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Byron Shire
May 12, 2021

Degraded Tweed drainage system to be fixed

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Vintage Lakes at Banora Point, showing red azolla on the surface of the lake. While harmless in moderate amounts a carpet of the plant can cause rob the water of oxygen. Photo Tweed Shire Council
Vintage Lakes at Banora Point, showing red azolla on the surface of the lake. While harmless in moderate amounts, a carpet of the plant can cause rob the water of oxygen. Photo Tweed Shire Council

Tweed Shire Council has thrown more than $750,000 into the pot in an attempt to improve water quality of the Western Drainage Scheme at Banora Point.

The degraded state of the system has been a sore point with locals for many years, something not lost on Greens Mayor Katie Milne.

Cr Milne said the state of the Western Drainage Scheme had been a ‘bugbear’ of the community for a long time.

‘It’s depressing to see how bad it gets sometimes and I totally appreciate the community’s angst,’ she said.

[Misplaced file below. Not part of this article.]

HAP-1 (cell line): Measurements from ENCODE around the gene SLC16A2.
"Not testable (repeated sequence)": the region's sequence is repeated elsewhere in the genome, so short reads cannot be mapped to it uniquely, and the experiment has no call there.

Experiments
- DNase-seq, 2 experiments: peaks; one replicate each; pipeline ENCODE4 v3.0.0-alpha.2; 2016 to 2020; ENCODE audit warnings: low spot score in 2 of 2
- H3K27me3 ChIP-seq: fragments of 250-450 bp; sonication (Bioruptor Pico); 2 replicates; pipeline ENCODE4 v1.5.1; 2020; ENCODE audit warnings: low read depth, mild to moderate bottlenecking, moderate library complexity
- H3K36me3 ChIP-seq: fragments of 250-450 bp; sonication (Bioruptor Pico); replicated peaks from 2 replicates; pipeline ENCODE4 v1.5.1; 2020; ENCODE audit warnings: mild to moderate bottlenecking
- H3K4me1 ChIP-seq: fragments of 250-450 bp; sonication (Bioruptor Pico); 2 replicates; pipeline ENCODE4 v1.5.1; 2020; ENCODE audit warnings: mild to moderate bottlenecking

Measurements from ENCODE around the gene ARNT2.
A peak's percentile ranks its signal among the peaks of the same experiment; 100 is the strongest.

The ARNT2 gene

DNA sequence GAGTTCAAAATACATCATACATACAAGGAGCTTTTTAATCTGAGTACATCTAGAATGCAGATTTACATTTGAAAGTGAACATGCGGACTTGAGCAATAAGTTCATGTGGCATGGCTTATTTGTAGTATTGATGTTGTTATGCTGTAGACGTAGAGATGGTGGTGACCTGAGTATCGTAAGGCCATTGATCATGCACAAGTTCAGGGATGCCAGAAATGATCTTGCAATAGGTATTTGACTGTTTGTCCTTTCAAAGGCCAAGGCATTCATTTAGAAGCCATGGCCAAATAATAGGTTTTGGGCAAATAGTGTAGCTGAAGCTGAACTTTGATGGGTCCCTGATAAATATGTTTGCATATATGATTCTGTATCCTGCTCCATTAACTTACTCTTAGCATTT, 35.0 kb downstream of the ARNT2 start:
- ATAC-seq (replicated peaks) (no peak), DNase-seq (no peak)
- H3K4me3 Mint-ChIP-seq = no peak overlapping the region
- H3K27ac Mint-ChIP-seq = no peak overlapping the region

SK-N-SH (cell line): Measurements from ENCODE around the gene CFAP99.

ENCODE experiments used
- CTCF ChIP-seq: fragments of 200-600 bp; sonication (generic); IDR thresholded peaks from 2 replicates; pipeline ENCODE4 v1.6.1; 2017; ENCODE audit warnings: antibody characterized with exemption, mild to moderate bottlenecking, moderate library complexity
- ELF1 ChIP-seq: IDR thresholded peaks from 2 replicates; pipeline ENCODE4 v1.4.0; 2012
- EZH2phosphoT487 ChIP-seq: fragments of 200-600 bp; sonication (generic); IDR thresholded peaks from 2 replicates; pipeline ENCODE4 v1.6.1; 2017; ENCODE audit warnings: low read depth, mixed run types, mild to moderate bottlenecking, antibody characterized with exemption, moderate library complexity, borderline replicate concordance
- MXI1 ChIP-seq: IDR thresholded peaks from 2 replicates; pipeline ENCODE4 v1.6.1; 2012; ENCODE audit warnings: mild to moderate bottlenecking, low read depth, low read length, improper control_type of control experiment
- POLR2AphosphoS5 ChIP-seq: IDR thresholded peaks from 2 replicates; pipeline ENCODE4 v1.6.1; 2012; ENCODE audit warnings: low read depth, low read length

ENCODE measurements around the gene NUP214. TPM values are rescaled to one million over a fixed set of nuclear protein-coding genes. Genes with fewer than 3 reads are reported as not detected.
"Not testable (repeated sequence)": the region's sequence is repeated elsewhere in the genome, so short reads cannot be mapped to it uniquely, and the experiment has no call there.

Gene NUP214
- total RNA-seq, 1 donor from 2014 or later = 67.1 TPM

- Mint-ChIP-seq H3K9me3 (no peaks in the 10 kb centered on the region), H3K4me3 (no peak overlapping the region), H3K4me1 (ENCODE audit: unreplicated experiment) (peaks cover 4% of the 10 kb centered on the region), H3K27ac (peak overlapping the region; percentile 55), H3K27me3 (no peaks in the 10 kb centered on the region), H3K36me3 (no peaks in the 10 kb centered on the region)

‘The Western Drainage Scheme has been deteriorating over the years and is now the source of frequent complaints. This council has listened to the community and we hope the extra funds and initiatives adopted by council will help improve this complex system,’ she added.

Revegetation

In its quarterly budget review last week, the council voted to undertake structural changes to remove shallow points in the system, increase weed removal, extend the floating reed bed system and involve the community in revegetation.

‘The steps that are planned sound like they are going to have a significant impact, Mayor Milne said.

‘This is not just an aesthetic problem.  These over nutrified waters drain into the back of the Terranora Broadwater, which is classified as a State-significant coastal lake and important fish-breeding and migratory bird areas.

‘The Banora Point community is the big winner out of this quarterly budget review.’

Fish kills

Shade trees will be planted to help to lower water temperature, improve dissolved oxygen content and discourage some weed and algae species.

But the nutrient loading of the drainage system is largely due to the stormwater runoff from the large residential areas it serves and nutrient overload at times results in reduced dissolved oxygen levels and increases the likelihood of fish kills.

So the council is planning to work with the community understand the issues affecting the system and try to address them at their source.

 


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